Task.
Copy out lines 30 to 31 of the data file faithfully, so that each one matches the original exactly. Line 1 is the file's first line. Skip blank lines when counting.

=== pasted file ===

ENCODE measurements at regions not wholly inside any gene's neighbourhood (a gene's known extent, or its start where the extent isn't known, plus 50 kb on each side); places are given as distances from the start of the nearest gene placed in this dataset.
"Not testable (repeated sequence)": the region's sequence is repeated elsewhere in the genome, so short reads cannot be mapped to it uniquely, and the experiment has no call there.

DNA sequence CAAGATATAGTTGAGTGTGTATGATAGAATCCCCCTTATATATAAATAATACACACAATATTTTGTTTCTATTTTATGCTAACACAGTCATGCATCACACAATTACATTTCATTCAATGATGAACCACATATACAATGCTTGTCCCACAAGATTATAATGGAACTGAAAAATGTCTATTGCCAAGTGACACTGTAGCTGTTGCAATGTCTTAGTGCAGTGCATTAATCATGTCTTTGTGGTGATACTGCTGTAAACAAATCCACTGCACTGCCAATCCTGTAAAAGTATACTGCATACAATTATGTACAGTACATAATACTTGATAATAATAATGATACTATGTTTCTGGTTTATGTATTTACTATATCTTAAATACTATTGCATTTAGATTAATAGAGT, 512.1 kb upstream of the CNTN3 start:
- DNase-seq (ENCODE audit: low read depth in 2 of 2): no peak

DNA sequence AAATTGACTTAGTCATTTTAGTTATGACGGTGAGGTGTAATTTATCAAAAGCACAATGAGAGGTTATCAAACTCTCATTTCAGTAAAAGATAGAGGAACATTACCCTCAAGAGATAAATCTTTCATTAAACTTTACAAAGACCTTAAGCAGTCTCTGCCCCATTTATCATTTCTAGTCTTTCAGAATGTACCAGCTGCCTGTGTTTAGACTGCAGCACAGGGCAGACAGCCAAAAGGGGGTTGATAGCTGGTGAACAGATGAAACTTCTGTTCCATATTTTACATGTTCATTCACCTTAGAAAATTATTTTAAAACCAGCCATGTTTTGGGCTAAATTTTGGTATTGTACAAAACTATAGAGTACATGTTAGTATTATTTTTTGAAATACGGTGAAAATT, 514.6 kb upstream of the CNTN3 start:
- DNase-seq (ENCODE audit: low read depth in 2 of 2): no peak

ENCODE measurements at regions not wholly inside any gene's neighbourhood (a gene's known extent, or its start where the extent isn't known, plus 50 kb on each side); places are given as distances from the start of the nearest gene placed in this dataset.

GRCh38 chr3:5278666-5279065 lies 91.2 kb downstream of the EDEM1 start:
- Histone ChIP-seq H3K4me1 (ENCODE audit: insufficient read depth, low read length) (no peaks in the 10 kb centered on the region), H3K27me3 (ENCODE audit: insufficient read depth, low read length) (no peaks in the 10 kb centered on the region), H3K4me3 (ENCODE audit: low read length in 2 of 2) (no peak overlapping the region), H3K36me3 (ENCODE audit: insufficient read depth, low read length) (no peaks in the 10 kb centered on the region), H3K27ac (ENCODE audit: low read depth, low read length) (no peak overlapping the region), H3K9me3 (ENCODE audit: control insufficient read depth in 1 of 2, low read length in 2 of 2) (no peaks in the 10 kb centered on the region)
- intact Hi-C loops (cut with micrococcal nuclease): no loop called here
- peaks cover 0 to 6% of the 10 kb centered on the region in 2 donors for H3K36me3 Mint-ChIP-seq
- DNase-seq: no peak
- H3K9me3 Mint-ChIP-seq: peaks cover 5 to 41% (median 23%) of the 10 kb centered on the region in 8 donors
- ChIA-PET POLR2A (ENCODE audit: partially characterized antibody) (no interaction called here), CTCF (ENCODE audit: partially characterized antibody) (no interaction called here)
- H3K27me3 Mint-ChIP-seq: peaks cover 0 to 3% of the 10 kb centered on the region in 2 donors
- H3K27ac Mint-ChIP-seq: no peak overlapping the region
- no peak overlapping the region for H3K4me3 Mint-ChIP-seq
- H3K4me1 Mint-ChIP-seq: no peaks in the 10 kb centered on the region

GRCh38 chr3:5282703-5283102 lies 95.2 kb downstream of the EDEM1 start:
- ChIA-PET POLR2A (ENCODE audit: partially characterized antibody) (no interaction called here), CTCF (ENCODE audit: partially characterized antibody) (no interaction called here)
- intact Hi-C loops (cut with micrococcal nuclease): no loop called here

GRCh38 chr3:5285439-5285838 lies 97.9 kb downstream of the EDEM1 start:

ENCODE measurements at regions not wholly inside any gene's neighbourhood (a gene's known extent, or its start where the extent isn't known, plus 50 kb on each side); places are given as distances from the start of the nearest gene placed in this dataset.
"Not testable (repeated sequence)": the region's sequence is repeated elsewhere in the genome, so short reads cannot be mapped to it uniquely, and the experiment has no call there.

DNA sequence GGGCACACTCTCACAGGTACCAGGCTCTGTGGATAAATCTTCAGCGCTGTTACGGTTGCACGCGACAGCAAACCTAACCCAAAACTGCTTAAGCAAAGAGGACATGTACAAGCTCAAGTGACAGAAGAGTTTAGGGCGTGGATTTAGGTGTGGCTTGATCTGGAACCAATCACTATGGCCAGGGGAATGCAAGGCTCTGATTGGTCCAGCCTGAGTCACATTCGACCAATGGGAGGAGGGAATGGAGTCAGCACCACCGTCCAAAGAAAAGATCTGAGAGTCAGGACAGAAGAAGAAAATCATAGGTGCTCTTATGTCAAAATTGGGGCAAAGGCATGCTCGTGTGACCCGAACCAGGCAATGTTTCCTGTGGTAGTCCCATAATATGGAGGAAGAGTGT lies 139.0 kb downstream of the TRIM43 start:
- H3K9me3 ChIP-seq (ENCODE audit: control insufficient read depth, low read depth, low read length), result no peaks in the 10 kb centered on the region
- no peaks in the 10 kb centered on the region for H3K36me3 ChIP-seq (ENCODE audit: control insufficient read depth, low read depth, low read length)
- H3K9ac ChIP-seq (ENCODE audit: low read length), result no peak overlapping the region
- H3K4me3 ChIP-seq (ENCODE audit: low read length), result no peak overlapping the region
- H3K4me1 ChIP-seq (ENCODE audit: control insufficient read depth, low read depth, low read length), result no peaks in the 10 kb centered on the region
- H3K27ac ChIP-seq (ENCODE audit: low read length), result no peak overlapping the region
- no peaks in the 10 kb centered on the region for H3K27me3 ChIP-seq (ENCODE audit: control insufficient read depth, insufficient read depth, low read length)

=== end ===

- H3K4me1 ChIP-seq (ENCODE audit: control insufficient read depth, low read depth, low read length), result no peaks in the 10 kb centered on the region
- H3K27ac ChIP-seq (ENCODE audit: low read length), result no peak overlapping the region